“You want me to do what?” It was all I could muster. For some reason, I didn’t immediately say no.
Being asked to speak at my college fellowship group felt like being asked to fill in for Billy Graham at one of his crusades. The mere thought made my palms sweat. The butterflies in my stomach turned to a flock of flapping birds. I was not public-speaking material. I was timid up front. I was shy and awkward before others. I didn’t aspire to stand up and address even small gatherings, much less large crowds.
Nonetheless, weeks later I found myself standing up, sharing with a group of my peers about prayer. God didn’t remove my inadequacies or my feelings of weakness. Instead, he began to work in my weakness.
Feelings of Inadequacy
How should you respond to your feelings of inadequacy? Maybe you just don’t believe that God can use someone like you. You’re from a dysfunctional family. You have too much baggage from your past. You’re a minority in a majority-led world. You’re too brash, too shy, too fearful, or too afraid to try.
Perhaps you’re not enough. You don’t think clearly enough. You don’t speak well enough. You don’t know enough. You’re not smart enough. You don’t have the platform, followers, endorsements, letters behind your name, or degrees on your wall. You sin too much. You doubt God’s willingness to use someone so weak. You’re ill-equipped for the task. What do you do?
Moses the Weak
Consider our old friend Moses. Although he was raised as royalty in the world’s most powerful and prosperous nation, he murdered a man and fled the consequences of his actions. He had been hiding out in the Midian protection program for forty years, thinking he had escaped his checkered past.
But God had other plans. Out of a burning bush that wasn’t burning quite right, God called Moses to go and deliver his people (Exodus 3:10). “Go back home, Moses. Go back from where you came from — where you have no honor and no esteem — to do my work. Go back to where you’re not wanted. Go back to the people you abandoned.”
Moses wants to interject, “You must be out of your mind,” but he doesn’t dare do so to the God of Abraham, Isaac, and Jacob, who has revealed himself in flame and spoken audibly. So Moses gives five objections and excuses:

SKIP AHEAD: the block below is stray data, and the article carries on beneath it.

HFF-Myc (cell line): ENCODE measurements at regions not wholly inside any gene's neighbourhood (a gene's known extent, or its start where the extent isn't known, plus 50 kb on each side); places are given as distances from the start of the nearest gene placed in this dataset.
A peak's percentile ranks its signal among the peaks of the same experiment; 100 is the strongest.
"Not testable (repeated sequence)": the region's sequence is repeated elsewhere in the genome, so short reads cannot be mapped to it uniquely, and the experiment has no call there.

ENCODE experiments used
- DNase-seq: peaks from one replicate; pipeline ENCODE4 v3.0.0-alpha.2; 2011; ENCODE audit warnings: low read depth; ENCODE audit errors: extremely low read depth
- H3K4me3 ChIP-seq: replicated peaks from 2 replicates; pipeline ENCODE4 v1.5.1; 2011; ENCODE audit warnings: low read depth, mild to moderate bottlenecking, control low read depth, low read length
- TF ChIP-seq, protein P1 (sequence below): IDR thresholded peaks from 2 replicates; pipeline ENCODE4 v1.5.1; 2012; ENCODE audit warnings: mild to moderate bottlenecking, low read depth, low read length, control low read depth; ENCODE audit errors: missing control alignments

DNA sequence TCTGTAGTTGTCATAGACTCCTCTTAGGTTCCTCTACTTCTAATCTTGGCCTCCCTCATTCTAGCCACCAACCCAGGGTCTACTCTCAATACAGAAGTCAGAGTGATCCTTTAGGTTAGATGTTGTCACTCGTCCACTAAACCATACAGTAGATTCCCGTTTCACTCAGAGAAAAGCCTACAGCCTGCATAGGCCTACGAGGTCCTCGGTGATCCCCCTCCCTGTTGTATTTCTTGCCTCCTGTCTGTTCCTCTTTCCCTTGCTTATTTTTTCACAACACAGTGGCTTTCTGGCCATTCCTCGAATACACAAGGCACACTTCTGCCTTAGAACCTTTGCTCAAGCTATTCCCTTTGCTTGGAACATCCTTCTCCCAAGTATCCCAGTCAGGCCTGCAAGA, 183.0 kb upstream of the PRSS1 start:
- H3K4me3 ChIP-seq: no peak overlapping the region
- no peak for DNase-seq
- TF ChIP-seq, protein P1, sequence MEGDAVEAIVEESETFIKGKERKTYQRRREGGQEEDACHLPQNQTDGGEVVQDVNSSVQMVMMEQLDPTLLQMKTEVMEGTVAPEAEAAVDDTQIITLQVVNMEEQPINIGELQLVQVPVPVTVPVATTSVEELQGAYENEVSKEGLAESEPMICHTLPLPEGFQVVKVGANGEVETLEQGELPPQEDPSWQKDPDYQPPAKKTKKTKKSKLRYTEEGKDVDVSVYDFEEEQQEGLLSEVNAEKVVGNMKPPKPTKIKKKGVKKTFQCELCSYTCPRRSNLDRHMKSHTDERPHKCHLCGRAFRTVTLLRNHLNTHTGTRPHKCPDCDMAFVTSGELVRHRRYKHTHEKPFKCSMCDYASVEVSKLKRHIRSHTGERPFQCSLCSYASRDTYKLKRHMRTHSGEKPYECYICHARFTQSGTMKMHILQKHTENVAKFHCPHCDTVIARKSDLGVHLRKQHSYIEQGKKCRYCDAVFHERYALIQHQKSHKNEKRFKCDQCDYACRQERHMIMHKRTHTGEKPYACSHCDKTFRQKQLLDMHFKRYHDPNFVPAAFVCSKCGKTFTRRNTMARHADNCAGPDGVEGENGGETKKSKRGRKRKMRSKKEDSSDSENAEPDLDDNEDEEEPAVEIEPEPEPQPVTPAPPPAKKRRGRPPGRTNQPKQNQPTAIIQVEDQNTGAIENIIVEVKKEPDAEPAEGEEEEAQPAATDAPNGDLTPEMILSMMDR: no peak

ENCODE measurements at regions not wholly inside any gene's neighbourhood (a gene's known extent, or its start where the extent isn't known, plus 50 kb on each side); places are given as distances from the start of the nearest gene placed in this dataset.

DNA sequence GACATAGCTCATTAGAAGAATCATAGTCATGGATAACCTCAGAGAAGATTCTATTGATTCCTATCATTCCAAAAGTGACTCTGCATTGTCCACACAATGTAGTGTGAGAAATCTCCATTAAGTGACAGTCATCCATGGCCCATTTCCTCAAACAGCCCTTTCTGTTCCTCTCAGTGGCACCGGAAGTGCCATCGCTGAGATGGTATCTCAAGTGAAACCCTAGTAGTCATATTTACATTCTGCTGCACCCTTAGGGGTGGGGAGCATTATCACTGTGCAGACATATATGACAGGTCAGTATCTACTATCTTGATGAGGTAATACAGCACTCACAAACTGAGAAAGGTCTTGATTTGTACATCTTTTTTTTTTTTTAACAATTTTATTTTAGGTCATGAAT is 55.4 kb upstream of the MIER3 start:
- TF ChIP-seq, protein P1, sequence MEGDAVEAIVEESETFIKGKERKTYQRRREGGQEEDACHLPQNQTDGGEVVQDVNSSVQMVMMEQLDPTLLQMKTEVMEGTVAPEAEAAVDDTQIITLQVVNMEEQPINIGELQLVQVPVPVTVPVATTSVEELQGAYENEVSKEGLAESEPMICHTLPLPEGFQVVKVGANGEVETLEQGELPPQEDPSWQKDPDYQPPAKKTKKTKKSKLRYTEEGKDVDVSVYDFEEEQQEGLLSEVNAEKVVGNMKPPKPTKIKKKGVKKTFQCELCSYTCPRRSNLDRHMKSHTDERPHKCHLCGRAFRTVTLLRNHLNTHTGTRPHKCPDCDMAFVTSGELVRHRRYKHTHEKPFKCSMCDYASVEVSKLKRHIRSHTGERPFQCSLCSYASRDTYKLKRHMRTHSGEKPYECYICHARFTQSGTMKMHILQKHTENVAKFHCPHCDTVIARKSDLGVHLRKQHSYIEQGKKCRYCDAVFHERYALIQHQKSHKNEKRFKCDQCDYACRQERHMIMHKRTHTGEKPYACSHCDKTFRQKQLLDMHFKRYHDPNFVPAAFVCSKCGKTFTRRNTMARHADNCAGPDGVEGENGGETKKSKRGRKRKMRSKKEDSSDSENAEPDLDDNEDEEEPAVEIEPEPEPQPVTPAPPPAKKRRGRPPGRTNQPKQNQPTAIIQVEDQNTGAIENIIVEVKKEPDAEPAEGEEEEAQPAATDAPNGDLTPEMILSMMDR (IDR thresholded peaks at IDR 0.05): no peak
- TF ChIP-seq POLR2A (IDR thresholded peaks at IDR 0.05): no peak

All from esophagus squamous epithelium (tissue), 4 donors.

- Who am I to go? (Exodus 3:11)
- Who are you that is sending me? (Exodus 3:13)
- The people won’t believe. (Exodus 4:1)
- I don’t have the skill. (Exodus 4:10)
- Please send someone else. (Exodus 4:13)
Essentially, Moses says, “You have the wrong guy. I’m not going.” At least a couple of Moses’s excuses were right. Moses was a nobody: an elderly foreigner laboring as a shepherd. And he was supposed to go to the most powerful ruler in the world to demand the release of God’s enslaved people? Not a chance. Not a glimmer of hope. Moses is outclassed, outmanned, outgunned, and out of his mind if he goes.
Moses also lacked any public speaking ability (Exodus 4:10). Perhaps he lacked confidence: his voice cracked, trembled, and wavered. Perhaps he had a speech impediment: a stutter, a stammer, or a lisp. Or perhaps he had lost his command of the Egyptian language after forty years of disuse. Whatever the reason, Moses’s objections held weight. Nonetheless, God had chosen his servant.
God’s Power for God’s Purposes
Moses offered every excuse, but God had none of it. Instead, God promises to go with Moses (Exodus 3:12). “You are a nobody, but I am Somebody, and I’m coming along with you.” God goes on to make known his powerful name, the suffering of his people, and how future events will unfold (Exodus 3:14–22). Not only does God do the commissioning, but he knows and holds the future. Nothing in the plan is up for grabs. God makes clear, “I’m in control.”
God goes on to give Moses signs of his power to validate Moses’s mission (Exodus 4:1–9). God makes clear it’s his power that is behind all ministry, all evangelism, and all labors to make Christ known. Our instinct is to be like Moses: “What if they don’t believe me?” Yet God has given you his power in the proclamation of his word and in the work of the Spirit. You can doubt your ability, but don’t mistake that for God’s ability to work through weak and inadequate disciples.
Moses’s speech impediment elicits a less sympathetic response. “Who has made man’s mouth? Who makes him mute, or deaf, or seeing, or blind? Is it not I, the Lord?” (Exodus 4:11). Wherever your disabilities rear their head, God can use you. Your limitations do not limit the limitless God. Our disabilities plus God’s ability equals limitless possibilities. Moses is told to stop looking at himself and behold the power and presence of the almighty God.
Savior of the Weak
Moses — in all his weakness and frailty — reminds us we have someone better. Moses was imperfect. Sadly, he never entered the Promised Land. But God raises up a better prophet who will lead us all the way home. Where Moses runs from the serpent in fear, Jesus crushes the head of the serpent. Where Moses wavers to go to his people, Jesus comes to suffer and to save the lost. Where Moses stutters and stammers to reveal God’s word, Jesus reveals it perfectly as the living and incarnate Word. Where Moses is reluctant, Jesus goes willingly to lay down his life for his sheep.
It is a glorious thing we have a high priest who is able to sympathize with our weaknesses (Hebrews 4:15). Jesus became weak to make a way for God to save and now commission weak people to accomplish his glorious purposes in the world. So like Paul, we can say, “I will boast all the more gladly of my weaknesses, so that the power of Christ may rest upon me” (2 Corinthians 12:9).